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Open access

NEWS - Patient Safety & Quality

Good Documentation – JAMA (free for a limited period)

“In this narrative medicine essay, the author, who transitioned from paper and pen to computer-generated electronic health record keeping wonders whether the self-select menu items ultimately dehumanizes both the patient and the physician.” (via @JAMA_current see Tweet)

 


Abraar Karan: Changing the way we communicate about patients – The BMJ Opinion (free) (via @NUNESDOC)

“Father of 2, retired car salesman and keen on football NOT the colon cancer in Bed 4 – social history brings humanity back to the bedside” (via @hospicedoctor see Tweet)

 


Using a New EHR System to Increase Patient Engagement, Improve Efficiency, and Decrease Cost – NEJM Catalyst (free)

“Another solution might be to capitalize on patients’ vested interest in their own health care by actively engaging them in the entry of their own medical history information into the EHR.”

 


Opinion: Lessons for physicians from ‘The Bleeding Edge’: If you see something, say something – STAT (free)

“…physicians must act decisively when they identify the rare outlier in their midst. To do anything less would risk our credibility. Worse still, it could risk the lives of the people we took an oath not to harm.”

 


A Multicenter Study of Patient-Reported Infectious and Noninfectious Complications Associated With Indwelling Urethral Catheters – JAMA Internal Medicine (free)

Commentary: Foleys Aren’t Fun: Patient Study Shows Catheter Risks – University of Michigan, via NewsWise (free)

“More than half of patients surveyed while they had a urinary catheter, and again weeks later, reported a complication – and infections were only part of the problem” (from NewsWise)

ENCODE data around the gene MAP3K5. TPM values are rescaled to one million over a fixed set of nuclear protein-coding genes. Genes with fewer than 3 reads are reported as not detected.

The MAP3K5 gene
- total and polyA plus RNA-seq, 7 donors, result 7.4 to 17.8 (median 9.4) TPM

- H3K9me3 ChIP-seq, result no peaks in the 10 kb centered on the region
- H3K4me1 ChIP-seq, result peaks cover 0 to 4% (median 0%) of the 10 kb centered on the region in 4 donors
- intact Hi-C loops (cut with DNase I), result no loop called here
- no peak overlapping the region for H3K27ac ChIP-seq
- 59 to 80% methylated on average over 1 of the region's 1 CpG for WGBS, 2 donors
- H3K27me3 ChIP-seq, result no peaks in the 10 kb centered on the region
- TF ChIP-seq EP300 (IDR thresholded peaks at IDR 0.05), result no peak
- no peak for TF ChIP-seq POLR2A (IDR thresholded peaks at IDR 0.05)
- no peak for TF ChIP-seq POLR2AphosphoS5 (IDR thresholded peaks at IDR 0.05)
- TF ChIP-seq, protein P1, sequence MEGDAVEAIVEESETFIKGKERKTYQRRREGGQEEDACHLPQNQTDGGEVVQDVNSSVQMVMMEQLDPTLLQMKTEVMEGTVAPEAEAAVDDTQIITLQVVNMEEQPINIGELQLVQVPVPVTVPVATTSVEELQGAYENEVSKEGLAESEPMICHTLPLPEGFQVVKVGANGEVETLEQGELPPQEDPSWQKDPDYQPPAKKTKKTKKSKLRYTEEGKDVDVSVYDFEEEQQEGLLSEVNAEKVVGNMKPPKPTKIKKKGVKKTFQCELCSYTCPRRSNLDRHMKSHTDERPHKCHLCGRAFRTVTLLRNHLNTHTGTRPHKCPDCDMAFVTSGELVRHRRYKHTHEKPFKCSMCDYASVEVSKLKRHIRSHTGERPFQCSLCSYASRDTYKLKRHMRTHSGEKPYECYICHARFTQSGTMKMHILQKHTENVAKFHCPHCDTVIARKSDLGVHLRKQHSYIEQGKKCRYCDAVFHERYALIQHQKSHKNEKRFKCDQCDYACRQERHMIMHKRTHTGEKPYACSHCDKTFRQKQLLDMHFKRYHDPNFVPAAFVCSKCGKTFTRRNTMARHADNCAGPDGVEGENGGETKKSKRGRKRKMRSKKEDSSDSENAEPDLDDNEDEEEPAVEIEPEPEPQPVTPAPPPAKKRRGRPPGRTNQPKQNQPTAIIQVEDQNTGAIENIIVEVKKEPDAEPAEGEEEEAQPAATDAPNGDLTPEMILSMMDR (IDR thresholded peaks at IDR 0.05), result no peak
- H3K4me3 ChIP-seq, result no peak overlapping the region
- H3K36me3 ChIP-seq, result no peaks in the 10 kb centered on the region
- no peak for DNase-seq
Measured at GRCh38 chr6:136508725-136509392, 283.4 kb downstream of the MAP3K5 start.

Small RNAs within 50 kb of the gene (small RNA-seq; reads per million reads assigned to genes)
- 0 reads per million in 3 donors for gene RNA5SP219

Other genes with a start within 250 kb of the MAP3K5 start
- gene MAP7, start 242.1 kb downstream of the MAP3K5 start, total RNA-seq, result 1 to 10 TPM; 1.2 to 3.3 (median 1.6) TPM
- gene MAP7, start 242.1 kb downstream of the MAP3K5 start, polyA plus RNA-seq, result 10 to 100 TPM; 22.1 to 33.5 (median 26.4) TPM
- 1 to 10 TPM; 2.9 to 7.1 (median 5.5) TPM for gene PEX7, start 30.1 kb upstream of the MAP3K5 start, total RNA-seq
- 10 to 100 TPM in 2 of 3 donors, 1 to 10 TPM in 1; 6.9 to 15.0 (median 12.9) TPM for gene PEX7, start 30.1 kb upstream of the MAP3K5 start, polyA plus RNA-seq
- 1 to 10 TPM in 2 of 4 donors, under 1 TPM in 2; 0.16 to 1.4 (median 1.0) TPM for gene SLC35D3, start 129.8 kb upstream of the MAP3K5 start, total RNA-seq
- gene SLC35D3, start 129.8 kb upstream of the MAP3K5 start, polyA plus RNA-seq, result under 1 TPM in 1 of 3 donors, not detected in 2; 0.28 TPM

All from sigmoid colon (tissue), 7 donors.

Out-of-hours discharge from intensive care, in-hospital mortality and intensive care readmission rates: a systematic review and meta-analysis – Intensive Care Medicine (free)

Source: Critical Care Reviews Newsletter

“Out-of-hours discharge from an ICU is strongly associated with both in-hospital death and ICU readmission. Whether these increases in mortality and readmission result from patient differences, differences in care, or a combination remains unclear”.

 


A sleep prescription for medicine – The Lancet (free registration required)

“Junior doctors working a 34 h shift will make 460% more diagnostic mistakes than when well rested. Matthew Walker asks how can we change the culture of sleep within medicine?” (via @TheLancet see Tweet)

 


Rapid Recommendations: Atraumatic (pencil-point) versus conventional needles for lumbar puncture: a clinical practice guideline – The BMJ (free)

We issue a strong recommendation for use of atraumatic needles in all patients (adults and children) undergoing lumbar puncture because they decrease complications and are no less likely to work than conventional needles”

 


Trying to Put a Value on the Doctor-Patient Relationship – The New York Times (10 articles per month are free)

“In its push for profits, the U.S. health care system has made it difficult for patients to get personal attention from doctors. But what if hands-on medicine actually saves money — and lives?”

 


SAVE LIVES: Clean Your Hands 5 May 2018 – World Health Organization Campaign (free guidelines, implementation tools, infographics, videos and more)